Unbiased Analysis of Today's Healthcare Issues

Archive for April, 2017

Will the UK become a “desert for healthcare innovation”?

That is the claim made by the Association of the British Pharmaceutical Industry (ABPI).  Lisa Anson, who took over as ABPI president last week, told The Times that the financial squeeze on the NHS threatened the whole of Britain’s £30 billion life sciences sector as firms would reconsider working in the UK.  ABPI asked for the […]

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Measuring the effect of multiple comorbidities on health care costs: Q&A Style

Q: What is the effect of the number of patient comorbidities on health care spending? A: This is a simple analysis to do. One could just run a regression with cost as the dependent variable and the number of comorbidities as an independent.   Q: What if the effect of the number of comorbitiides is […]

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Pay caps on nurses in the UK

I’m finishing my time in the UK today and head back home tomorrow.  The British Society for Rheumatology 2017 conference was interesting, on the news the key headlines were pay for National Health Service employees, nurses in particular. Due to budget shortfalls, the NHS froze nurse pay between 2010 and 2012.  Beginning in 2012, pay raises resumed […]

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The Voice of the Patient

Did you ever wonder what is is like having lung cancer?  Or narcolepsy?    What factors are most important to patients when receiving treatment for these diseases? The FDA is working to collect these answers to help guide their drug approval process.  The FDA’s “Voice of the Patient” aims to “…more systematically gather patients’ perspectives […]

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Presentation at 2017 British Society for Rheumatology

For those attending the British Society for Rheumatology Annual Meeting in Birmingham, England, I will be giving a podium presentation on Wednesday, April 26 at 12pm BST titled “Economic Burden of Rheumatoid Arthritis is Higher for Anti-Citrullinated Protein Antibody-Positive Patients.”  Come by Hall 6 to check it out along with other presentations in the Clinical and […]

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How does payment reform affect providers in competitive vs. non-competitive markets?

How does payment reform affect access to care?  And what does payment reform mean? Payment reform can mean manythings but in this context we will mean substituting fee-for-service or cost-plus reimbursement schemes for fixed reimbursement for a fixed episodes of care or fixed bundles of services during a specific time frame. One example of how payment reform worked, […]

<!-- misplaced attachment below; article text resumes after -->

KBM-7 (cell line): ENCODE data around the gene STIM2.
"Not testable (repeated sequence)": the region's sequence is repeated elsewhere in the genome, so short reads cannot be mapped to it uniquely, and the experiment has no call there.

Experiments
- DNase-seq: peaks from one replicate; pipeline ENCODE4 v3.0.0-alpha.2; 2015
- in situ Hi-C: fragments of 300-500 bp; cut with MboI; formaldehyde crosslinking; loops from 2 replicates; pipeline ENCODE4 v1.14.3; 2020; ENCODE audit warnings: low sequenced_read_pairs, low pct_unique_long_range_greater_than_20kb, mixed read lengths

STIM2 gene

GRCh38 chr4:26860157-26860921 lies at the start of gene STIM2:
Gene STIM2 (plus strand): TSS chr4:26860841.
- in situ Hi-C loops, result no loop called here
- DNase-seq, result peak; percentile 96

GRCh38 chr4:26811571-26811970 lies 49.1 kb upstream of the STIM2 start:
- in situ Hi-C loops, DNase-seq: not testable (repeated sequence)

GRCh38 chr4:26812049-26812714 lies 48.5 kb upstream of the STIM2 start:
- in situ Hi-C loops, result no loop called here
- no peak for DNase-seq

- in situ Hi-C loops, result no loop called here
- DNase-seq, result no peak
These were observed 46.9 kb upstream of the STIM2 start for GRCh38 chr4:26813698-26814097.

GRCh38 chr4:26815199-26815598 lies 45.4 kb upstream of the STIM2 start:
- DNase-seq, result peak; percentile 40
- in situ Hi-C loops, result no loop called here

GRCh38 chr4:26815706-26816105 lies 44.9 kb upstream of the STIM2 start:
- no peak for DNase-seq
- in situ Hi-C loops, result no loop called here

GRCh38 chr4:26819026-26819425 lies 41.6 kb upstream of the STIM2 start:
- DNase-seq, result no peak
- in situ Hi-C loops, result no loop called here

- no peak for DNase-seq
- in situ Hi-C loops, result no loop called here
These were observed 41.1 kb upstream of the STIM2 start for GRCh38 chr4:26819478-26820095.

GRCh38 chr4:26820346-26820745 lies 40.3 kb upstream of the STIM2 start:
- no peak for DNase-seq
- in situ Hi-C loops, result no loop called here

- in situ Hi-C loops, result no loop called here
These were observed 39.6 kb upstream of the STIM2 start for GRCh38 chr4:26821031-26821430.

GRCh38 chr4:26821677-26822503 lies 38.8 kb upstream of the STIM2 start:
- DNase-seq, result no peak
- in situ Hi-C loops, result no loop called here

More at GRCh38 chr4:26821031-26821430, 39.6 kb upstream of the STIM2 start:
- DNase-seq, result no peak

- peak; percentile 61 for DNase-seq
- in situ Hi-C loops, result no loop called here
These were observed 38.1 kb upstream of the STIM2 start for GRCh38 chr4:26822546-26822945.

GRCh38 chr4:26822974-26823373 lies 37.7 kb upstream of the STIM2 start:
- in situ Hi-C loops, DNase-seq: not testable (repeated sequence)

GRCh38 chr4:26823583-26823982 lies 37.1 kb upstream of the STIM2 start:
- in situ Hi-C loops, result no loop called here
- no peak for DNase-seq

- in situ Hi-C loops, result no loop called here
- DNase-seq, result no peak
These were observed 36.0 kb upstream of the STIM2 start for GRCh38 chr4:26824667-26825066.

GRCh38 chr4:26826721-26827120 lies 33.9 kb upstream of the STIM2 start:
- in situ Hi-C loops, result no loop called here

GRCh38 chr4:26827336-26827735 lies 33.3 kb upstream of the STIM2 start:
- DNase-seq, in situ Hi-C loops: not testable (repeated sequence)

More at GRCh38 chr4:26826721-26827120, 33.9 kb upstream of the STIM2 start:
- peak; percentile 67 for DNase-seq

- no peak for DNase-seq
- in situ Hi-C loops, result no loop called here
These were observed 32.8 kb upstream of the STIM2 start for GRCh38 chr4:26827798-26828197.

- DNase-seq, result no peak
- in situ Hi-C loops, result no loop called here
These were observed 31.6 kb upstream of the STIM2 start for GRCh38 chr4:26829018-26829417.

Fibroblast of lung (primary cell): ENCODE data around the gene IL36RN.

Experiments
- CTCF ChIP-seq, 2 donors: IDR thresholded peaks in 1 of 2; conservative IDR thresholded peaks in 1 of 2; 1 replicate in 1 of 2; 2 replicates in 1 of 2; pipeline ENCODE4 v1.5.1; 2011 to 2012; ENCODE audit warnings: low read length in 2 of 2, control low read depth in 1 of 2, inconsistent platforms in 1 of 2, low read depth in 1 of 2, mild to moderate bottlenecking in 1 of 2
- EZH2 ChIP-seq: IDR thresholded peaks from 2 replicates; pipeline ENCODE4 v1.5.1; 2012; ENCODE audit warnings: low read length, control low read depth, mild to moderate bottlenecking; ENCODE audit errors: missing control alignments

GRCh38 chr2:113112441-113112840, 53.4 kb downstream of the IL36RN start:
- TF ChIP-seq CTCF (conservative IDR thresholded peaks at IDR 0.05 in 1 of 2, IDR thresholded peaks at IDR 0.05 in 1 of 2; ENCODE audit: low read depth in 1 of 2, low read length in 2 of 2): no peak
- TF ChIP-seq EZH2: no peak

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Who’s on First Health Wonk Review + Links

Brad Wright has posted the  Health Wonk Review: Who’s On First? Edition at Wright on Health.   Check it out along with some other interesting links from the week. Consultants and policymakers. Superbabies. Blocks grants: Case study in Canada. A pact. Standards-based grading. Brand penalty.

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FDA Hedges

Pharmaceutical companies face major risk.  There is risk that the drugs they are researching don’t work (e.g., lack of efficacy) or are not safe.  There is risk that health insurers or government payers will not cover their treatment.  And there is risk that the FDA will not approve a drug after a Phase III clinical trial. […]

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Access to cancer care in the UK

Being sick in the United Kingdom has advantages and disadvantages.  Supporters will cite that out-of-pocket costs are generally low, coverage is universal, and the price of health care to the government is lower. One question is, what is the quality of care received?  Critics cite that access to cutting edge, innovative treatments is often restricted or […]

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How do patients and physicians make good treatment decisions?

The answer seems to be just find the “best” treatment.  In theory this sounds easy, but in practice it is difficult.  What does best mean?  What if one treatment has better outcomes on average but is riskier?  What if one treatment is more effective than another but requires injections rather than pills?  What if patients have […]

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